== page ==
Dunne on Wine

Dunne on Wine: Thomas Jefferson’s heritage lingers at Virginia winery

Barboursville Vineyards in Virginia offers lovely views.
Barboursville Vineyards in Virginia offers lovely views.

So, you’re on holiday in Washington, D.C., but as a California wine enthusiast you need your fix.

Luckily, two hours southwest of the nation’s capital is the only winery you really need to visit to understand how the East Coast wine trade is developing, specifically in Virginia.

Barboursville Vineyards has history, a scenic setting, comfortable tasting venues, a restaurant and an inn.

More to the point, it is widely seen as the most reliable of Virginia’s growing number of wineries, though the competition is intensifying.

That’s fine by Luca Paschina, Barboursville’s tall, lanky and engaging general manager and winemaker.

More wineries and more skilled winemaking is just what the state needs to show that its wines are the equal of any made in the United States, Paschina said during a tour of the 900-acre estate, of which 182 acres are planted to such diverse varieties as sauvignon blanc, cabernet franc, pinot grigio and chardonnay.

“A few years ago we didn’t have enough professionals here,” Paschina said. “Now we are seeing more people who know what they are doing.”

A lot of them have Paschina and the estate’s proprietor, fellow Italian native Gianni Zonin, to thank for showing the way.

Zonin began to develop the site in 1976 after scouting Oregon, New York and California for prospective vineyard land. Virginia won him over for its resemblance to northern Italy and its land prices, but mostly because it accommodated his acquisition philosophy, which was to find places whose vineyard potential hadn’t yet been fully appreciated. He’d done it throughout Italy and was now ready to tackle the U.S.

Before Paschina joined the enterprise in 1990, however, Barboursville’s potential remained unfulfilled. Paschina brought in new clones, rootstock and cultivation techniques. Since then, Barboursville’s profile steadily has risen despite the extremes that Virginia’s climate can throw farmers.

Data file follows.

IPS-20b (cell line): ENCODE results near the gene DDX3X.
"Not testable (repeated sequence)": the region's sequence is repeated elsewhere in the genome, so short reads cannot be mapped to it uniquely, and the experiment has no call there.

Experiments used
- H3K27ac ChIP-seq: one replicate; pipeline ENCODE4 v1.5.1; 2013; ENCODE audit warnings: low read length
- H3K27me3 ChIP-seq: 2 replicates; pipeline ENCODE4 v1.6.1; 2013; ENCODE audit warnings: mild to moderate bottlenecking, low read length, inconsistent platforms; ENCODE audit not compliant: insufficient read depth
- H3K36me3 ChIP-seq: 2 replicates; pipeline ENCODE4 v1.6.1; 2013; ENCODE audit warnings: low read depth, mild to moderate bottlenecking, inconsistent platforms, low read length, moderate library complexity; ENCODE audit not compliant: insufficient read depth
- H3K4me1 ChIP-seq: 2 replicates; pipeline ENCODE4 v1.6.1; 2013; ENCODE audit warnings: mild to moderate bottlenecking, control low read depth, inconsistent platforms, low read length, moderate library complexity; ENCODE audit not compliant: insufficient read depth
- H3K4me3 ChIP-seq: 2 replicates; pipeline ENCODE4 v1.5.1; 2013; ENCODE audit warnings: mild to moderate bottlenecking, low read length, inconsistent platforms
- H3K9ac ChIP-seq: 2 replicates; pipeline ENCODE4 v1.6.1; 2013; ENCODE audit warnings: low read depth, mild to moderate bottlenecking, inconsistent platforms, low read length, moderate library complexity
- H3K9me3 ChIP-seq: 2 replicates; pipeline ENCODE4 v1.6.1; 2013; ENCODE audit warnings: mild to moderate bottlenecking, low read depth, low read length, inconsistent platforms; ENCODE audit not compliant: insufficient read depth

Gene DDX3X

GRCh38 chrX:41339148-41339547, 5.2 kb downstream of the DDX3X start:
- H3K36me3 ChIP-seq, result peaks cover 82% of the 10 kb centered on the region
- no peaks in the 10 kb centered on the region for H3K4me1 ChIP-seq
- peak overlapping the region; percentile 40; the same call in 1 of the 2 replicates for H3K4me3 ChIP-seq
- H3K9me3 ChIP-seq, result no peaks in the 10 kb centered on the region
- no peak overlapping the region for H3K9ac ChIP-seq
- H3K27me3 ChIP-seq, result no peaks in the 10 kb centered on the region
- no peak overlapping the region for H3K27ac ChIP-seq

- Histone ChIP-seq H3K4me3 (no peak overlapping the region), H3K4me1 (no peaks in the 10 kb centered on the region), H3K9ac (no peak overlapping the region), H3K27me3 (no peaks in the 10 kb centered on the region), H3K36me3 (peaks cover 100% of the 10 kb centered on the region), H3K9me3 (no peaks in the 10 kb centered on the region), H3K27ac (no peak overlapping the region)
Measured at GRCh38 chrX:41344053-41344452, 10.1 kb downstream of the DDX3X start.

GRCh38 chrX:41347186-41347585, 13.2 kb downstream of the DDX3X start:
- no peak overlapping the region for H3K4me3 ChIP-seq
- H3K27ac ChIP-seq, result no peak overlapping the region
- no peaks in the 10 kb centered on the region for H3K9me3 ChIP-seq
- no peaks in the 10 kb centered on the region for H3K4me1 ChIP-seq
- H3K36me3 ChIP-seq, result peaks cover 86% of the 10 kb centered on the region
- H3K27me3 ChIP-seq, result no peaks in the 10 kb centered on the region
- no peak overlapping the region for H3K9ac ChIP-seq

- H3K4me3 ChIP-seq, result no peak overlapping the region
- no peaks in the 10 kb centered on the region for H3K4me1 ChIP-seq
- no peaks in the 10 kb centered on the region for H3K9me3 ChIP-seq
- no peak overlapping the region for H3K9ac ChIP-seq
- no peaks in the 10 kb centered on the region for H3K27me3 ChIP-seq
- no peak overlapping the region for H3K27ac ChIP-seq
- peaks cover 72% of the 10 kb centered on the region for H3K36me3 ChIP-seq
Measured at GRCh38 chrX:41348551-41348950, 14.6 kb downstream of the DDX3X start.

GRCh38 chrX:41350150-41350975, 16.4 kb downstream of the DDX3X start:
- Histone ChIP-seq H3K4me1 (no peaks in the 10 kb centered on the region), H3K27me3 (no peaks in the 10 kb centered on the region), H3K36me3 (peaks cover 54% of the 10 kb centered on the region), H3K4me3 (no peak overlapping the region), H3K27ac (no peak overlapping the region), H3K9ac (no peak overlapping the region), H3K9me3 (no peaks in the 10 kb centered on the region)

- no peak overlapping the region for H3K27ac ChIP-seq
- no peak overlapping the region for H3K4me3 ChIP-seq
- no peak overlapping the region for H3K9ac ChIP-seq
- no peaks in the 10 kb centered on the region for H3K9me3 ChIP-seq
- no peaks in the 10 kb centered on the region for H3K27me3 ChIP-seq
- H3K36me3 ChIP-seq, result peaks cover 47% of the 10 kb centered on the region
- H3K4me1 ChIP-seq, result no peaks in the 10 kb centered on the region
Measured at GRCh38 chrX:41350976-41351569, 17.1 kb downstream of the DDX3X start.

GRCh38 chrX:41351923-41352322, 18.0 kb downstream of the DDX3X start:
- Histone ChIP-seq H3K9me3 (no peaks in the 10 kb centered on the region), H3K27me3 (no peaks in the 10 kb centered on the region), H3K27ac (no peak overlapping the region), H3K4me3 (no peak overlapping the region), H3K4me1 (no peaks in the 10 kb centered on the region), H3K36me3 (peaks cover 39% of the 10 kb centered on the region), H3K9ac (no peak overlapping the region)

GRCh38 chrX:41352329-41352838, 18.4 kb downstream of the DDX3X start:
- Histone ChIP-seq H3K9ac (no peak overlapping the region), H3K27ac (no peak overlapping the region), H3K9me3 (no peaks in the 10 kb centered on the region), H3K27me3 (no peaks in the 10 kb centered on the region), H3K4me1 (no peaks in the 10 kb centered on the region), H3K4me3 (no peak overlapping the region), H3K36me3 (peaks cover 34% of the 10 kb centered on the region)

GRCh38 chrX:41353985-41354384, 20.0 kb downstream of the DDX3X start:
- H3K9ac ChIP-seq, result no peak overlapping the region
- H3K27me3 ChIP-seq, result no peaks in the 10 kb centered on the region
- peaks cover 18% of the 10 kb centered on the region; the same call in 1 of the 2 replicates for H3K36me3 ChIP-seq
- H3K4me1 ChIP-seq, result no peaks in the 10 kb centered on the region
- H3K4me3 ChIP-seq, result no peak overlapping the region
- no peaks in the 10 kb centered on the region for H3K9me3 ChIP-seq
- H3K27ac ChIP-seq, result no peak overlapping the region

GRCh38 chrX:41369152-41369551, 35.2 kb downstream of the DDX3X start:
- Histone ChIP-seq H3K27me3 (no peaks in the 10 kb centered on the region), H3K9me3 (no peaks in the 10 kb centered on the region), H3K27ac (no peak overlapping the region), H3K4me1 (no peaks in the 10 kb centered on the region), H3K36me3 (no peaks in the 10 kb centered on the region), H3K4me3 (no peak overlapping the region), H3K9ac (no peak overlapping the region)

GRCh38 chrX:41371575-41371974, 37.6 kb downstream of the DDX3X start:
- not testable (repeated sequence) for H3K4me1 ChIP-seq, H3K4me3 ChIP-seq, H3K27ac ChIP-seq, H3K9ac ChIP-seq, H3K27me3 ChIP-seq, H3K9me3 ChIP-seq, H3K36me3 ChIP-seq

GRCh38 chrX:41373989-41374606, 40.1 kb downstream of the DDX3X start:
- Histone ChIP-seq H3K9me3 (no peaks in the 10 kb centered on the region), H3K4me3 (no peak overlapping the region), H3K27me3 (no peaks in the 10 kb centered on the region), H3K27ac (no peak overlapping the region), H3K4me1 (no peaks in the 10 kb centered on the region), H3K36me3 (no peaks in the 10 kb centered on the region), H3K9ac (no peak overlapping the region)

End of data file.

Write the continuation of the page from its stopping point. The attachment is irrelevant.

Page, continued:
“There’s always some challenges in agriculture,” Paschina said. “At the end of the day you just hope that people appreciate the wine.”

Helping him adapt to those vagaries has been the happy discovery that traditional Italian grape varieties look to be at home in the Virginia countryside. He is so tickled with the caliber of nebbiolo he’s producing that he’s added five acres to the four he originally planted. This year he harvested the estate’s first fiano, a green grape indigenous to Italy’s Campania region. And he’s put in what is believed to be Virginia’s first plot of ribolla gialla, a green grape not grown much beyond Italy’s Friuli region.

Paschina isn’t the first farmer in Virginia to be drawn to Italian grape varieties, however. In a barrel room just behind the winery’s tasting room he pauses along a display of historic documents and points to an invoice for vine cuttings ordered in 1807 by Thomas Jefferson for his nearby Monticello estate. The inventory includes such Italian varieties as trebbiano, malvasia and aleatico.